• Pledge to continue with the UK’s public sector 10-day and 5-day payment initiatives, and ensure they are embraced by more local public sector bodies across the country and that prompt public sector payment is passed on down the supply chain. Indeed, to give added surety to those in the supply chain, the requirement in central Government contracts for contractors to pay their sub-contractors within 30 days should be extended right across the public sector.
  • As part of this, introduce a national league of local authority payers including incentives to encourage councils to perform.
  • Strengthen the Prompt Payment Code, including requesting businesses to sign up to the Code – exploring ways of making it an ‘opt out’ rather than an ‘opt in’ arrangement – and calling for examples of where it has been breached.
  • Require FTSE companies to report more detailed information on their payment times.
  • Use the public procurement process to promote best practice, assessing evidence of prompt payment via Pre-Qualifying Questionnaires (PQQs) and avoiding using businesses with over 250 employees if they are notoriously bad payers.
  • Under the principle of more open data, work towards a culture of more transparency and standardisation of financial information for firms and financial organisations, including credit rating agencies, in order to help small businesses better establish their creditworthiness and properly assess the payment credentials of companies with which they consider trading.
  • Allow the Groceries Code Adjudicator to impose financial penalties on retailers who are found guilty of treating their suppliers unfairly.
  • Consider ways of encouraging and supporting more suppliers to pursue interest on late payments under the Late Payment of Commercial Debts (Interest) Act 1998.

A full list of the organisations backing the late payment campaign, and which have signed the letter to the Government, is:

Graydon UK Ltd; Lloyds TSB Bank Plc; the Asian Business Federation, the Brewing, Food and Beverage Industry Suppliers Association; the British Home Enhancement Trade Association; the British Printing Industries Federation; the Business Woman’s Network; the Federation of Master Builders; the Federation of Petroleum Suppliers and the Forum of Private Business.

Backers also include the Institute of Chartered Accountants in England and Wales; the Association of International Accountants; the Institute of Credit Management; PCG – the Voice of Freelancing; the National Association of Commercial Finance Brokers; the National Farmers’ Union; the National Pig Association and the Tenant Farmers Association.

New data from Graydon UK, a credit reference agency, shows that 76% of respondents believe the Government is not doing enough to protect UK businesses from late payment.

This is despite 51% reporting that the problem has become worse during the past year, 45% that it could threaten their ability to invest in their businesses and 20% that it could prevent them from continuing trading.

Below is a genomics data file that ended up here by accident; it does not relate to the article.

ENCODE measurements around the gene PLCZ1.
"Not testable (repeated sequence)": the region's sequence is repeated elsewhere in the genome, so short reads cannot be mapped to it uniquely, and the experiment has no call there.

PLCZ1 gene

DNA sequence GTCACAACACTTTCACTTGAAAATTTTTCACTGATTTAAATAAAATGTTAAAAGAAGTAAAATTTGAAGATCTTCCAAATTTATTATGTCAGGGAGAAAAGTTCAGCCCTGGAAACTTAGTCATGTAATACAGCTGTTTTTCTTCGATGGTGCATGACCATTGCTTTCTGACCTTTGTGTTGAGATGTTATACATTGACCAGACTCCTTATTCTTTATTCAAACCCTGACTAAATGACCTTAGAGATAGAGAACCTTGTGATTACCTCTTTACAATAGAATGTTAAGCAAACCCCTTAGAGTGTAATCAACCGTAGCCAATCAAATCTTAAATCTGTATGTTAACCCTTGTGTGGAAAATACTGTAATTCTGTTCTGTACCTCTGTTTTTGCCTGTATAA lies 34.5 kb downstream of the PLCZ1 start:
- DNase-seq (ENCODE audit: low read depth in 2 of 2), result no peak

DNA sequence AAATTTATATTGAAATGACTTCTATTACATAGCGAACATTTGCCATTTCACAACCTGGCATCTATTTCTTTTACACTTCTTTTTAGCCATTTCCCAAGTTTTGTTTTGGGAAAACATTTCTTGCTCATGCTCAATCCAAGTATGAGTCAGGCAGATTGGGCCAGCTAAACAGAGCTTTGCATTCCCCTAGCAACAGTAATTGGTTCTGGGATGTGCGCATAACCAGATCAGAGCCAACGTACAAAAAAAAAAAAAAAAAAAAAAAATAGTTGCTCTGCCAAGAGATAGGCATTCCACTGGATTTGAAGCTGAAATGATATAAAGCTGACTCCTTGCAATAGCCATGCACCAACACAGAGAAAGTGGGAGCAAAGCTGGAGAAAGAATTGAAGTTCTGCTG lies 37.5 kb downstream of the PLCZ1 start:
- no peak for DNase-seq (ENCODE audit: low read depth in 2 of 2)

In addition, recent research from the payment body Bacs shows that late payment to small businesses, mainly originating from large companies at the head of supply chains across a broad range of sectors, has hit an all-time high.

The company’s figures show small and medium-sized enterprises (SMEs) are now owed a total of £33.6 billion in outstanding invoice payments – a rise of 10% in the last 12 months and the highest figure since records began in September 2007.

This is backed by recent research from the information company Experian, which found that late payment among UK firms of all sizes increased by almost a day on average during July, August and September 2011, compared to the April to June period.

Yet the same figures show the UK’s smallest businesses – those with one or two employees – managed to limit their late payment of bills to just half a day, representing the lowest rise during the period.

Further, with the use of credit checks more than doubling since last year in response to increasing late payment, a survey from Experian and the Institute of Credit Management (ICM) has found that small firms are more than twice as likely to suffer as a result of significant variations in credit scores.

“There is mounting pressure on the Government to crack down on the growing corporate late payment culture, which is already a huge problem for small businesses and is in danger of becoming endemic,” said Phil Orford, Chief Executive of the Forum of Private Business.

“Late payment and enforced retrospective changes to payment terms and conditions force firms out of business, plain and simple. It is time to tackle the problem once and for all so that prompt payment becomes the norm, unless there are good, justifiable reasons otherwise.

“In addition to the actions we want ministers to take, we recognise there are proactive steps available to business owners, including implementing proper credit management and credit checking procedures, but there is clearly a culture of fear when it comes to naming and shaming large late payers.

“We are also urging anyone subjected to this kind of treatment to tell us about it – we’re not afraid to take these companies on.”